Nick Fancher is the lifestyle photographer for the website JackThreads.com. JackThreads is constantly receiving large shipments of totally different types of apparel that need to be shot as quickly as possible. Nick takes us through a normal day of shooting that may involve multiple, totally different looking photoshoots. This is a fantastic example of how a poorly filmed video can still become a killer BTSV with some simple voice over information. The bottom line is that Nick uses the absolute smallest amount of gear to come up with fantastic images in an extremely short amount of time. I’m hoping that Nick has something big planned for our Behind The Scenes Contest.
Von Wong has been featured on our site many times because he is constantly coming up with unique ideas. In this video Von Wong sets out on an unplanned photoshoot with a couple of dancers. Sometimes too much planning can actually limit your creativity. While many of us would have worked on a single shot, Von Wong came away with a group of excellent and completely different images. I asked why this video wasn’t a contest entry and Von Wong said “Not epic enough!” I hope this means that an epic entry is on the way.
Joel Grimes is a commercial advertising photographer who is most known for his composite portraits. In his recent interview with [Framed], Joel discusses how he got started with his career, how he uses 16bit HDR images in his workflow, does a full photoshoot, and even shows off his musical talents. The video is long so take your time watching it because he gives a lot of useful tips. I’m trying to persuade Sean Armenta to create an Fstoppers Post Production Tutorial on this type of composite editing so if you have questions leave them in the comments below. [more]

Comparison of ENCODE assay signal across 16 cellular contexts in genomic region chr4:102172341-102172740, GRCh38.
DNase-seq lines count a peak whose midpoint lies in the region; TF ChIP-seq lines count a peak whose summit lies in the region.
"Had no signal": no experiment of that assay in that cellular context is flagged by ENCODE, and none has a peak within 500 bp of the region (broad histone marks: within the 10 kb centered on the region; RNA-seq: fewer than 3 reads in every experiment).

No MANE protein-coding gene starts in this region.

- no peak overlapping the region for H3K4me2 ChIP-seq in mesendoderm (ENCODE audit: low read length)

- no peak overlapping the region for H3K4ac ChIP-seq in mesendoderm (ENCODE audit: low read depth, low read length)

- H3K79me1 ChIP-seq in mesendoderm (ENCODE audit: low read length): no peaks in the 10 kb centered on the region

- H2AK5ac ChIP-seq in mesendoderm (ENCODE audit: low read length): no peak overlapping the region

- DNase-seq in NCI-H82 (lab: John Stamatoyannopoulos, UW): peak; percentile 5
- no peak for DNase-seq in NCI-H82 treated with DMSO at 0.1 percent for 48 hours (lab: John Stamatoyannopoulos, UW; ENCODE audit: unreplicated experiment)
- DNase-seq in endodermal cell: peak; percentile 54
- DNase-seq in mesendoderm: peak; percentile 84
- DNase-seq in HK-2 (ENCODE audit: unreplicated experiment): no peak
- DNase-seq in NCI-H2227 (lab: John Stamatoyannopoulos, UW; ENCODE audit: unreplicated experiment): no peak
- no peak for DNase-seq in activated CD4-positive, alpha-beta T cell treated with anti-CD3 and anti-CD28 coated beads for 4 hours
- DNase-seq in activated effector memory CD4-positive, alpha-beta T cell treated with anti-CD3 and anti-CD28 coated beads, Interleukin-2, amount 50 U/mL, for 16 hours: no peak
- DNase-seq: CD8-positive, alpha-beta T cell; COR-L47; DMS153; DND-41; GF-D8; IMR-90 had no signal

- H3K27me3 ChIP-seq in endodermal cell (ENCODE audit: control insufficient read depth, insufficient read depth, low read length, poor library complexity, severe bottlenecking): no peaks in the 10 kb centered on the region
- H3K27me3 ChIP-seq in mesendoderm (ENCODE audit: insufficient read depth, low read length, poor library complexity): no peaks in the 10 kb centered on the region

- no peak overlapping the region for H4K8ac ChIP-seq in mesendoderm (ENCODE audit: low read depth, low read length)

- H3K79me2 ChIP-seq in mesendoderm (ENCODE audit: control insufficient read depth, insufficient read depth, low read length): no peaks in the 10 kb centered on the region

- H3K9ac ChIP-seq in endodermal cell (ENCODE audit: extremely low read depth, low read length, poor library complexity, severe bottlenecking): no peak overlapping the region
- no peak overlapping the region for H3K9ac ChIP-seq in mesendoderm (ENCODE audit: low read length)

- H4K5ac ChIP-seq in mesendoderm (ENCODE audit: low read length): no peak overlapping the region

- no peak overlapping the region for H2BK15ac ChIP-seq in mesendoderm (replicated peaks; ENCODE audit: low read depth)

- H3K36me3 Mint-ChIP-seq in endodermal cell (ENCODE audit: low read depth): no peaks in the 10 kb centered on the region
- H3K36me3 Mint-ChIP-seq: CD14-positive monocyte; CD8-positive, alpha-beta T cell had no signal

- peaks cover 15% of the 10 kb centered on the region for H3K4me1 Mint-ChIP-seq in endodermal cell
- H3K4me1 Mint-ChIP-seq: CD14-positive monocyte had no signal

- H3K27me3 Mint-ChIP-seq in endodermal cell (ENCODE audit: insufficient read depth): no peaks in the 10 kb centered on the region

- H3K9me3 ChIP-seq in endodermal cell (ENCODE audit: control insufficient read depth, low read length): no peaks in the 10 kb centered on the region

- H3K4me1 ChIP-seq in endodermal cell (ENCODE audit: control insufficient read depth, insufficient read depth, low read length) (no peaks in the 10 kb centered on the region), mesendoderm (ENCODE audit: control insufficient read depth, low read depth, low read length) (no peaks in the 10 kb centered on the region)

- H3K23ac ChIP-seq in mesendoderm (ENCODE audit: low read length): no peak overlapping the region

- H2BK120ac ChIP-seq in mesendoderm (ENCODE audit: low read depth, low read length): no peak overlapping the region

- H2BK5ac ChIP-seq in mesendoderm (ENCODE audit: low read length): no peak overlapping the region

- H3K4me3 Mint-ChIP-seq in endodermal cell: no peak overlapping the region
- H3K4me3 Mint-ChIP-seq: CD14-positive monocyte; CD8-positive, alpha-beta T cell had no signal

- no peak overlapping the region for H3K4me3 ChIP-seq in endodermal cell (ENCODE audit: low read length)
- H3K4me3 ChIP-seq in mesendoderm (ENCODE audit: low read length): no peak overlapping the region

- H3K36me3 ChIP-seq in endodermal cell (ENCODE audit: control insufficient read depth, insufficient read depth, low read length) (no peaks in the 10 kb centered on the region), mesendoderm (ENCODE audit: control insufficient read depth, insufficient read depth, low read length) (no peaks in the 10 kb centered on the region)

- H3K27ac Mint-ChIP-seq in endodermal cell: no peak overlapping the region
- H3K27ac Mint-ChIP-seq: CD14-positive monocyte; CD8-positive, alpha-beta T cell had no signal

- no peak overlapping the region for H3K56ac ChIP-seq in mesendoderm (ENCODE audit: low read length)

This striking image (pun intended) was shot by Blair Bunting for a Deadliest Catch ad for Discovery Channel. Curious to know how he did it? Well, luckily for us, his assistant Paul Morton filmed the whole thing, and Mike Maez was kind enough to edit it down into a digestible and inspiring video. Do not worry, it did not take any knocked out teeth or injured sailors to get the job done, but rather a couple of Pro-7a units and 3 high powered leaf blowers. Have a look and see for yourself!
via the ProFoto Blog
Some of our readers work in a unique genre of photography called Pet Photography. I’ve always found it a bit ridiculous when my friends dress up their pets for photos but I guess if there is a market then there is money to be made. In this video, Julie Johnson gives some pretty useful tips for working with animals in a studio setting, and I must admit I was really impressed with her images. If you’ve ever had to work with pets then you know how difficult they can be at times. Even if pet photography isn’t really your thing, you still may enjoy the ridiculous video in the Full Post. Have any of our readers built a business around this sort of thing?